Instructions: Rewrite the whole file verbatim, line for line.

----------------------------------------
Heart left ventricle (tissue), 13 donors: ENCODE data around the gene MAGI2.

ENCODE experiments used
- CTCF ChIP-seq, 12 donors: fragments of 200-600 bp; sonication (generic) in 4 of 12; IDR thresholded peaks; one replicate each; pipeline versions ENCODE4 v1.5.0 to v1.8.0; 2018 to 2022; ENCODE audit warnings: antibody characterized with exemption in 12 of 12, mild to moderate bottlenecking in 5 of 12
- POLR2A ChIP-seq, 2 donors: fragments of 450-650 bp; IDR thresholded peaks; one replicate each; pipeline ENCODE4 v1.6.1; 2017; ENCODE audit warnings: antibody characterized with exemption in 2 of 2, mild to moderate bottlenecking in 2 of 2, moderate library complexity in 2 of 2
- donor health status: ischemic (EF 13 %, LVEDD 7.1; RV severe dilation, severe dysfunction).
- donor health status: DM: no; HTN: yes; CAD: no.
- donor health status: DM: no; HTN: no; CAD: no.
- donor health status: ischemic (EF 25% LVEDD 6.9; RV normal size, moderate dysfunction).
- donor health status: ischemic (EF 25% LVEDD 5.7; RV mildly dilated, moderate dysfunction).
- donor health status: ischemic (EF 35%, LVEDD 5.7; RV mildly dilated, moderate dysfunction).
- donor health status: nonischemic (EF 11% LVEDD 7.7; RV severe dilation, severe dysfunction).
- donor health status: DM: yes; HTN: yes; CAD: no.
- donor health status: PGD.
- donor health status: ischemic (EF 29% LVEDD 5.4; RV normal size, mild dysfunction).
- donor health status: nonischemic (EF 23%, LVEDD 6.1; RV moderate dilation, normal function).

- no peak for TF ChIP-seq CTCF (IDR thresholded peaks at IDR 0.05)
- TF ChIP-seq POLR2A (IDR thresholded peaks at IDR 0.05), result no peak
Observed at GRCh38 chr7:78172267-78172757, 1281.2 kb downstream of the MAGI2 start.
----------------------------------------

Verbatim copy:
Heart left ventricle (tissue), 13 donors: ENCODE data around the gene MAGI2.

ENCODE experiments used
- CTCF ChIP-seq, 12 donors: fragments of 200-600 bp; sonication (generic) in 4 of 12; IDR thresholded peaks; one replicate each; pipeline versions ENCODE4 v1.5.0 to v1.8.0; 2018 to 2022; ENCODE audit warnings: antibody characterized with exemption in 12 of 12, mild to moderate bottlenecking in 5 of 12
- POLR2A ChIP-seq, 2 donors: fragments of 450-650 bp; IDR thresholded peaks; one replicate each; pipeline ENCODE4 v1.6.1; 2017; ENCODE audit warnings: antibody characterized with exemption in 2 of 2, mild to moderate bottlenecking in 2 of 2, moderate library complexity in 2 of 2
- donor health status: ischemic (EF 13 %, LVEDD 7.1; RV severe dilation, severe dysfunction).
- donor health status: DM: no; HTN: yes; CAD: no.
- donor health status: DM: no; HTN: no; CAD: no.
- donor health status: ischemic (EF 25% LVEDD 6.9; RV normal size, moderate dysfunction).
- donor health status: ischemic (EF 25% LVEDD 5.7; RV mildly dilated, moderate dysfunction).
- donor health status: ischemic (EF 35%, LVEDD 5.7; RV mildly dilated, moderate dysfunction).
- donor health status: nonischemic (EF 11% LVEDD 7.7; RV severe dilation, severe dysfunction).
- donor health status: DM: yes; HTN: yes; CAD: no.
- donor health status: PGD.
- donor health status: ischemic (EF 29% LVEDD 5.4; RV normal size, mild dysfunction).
- donor health status: nonischemic (EF 23%, LVEDD 6.1; RV moderate dilation, normal function).

- no peak for TF ChIP-seq CTCF (IDR thresholded peaks at IDR 0.05)
- TF ChIP-seq POLR2A (IDR thresholded peaks at IDR 0.05), result no peak
Observed at GRCh38 chr7:78172267-78172757, 1281.2 kb downstream of the MAGI2 start.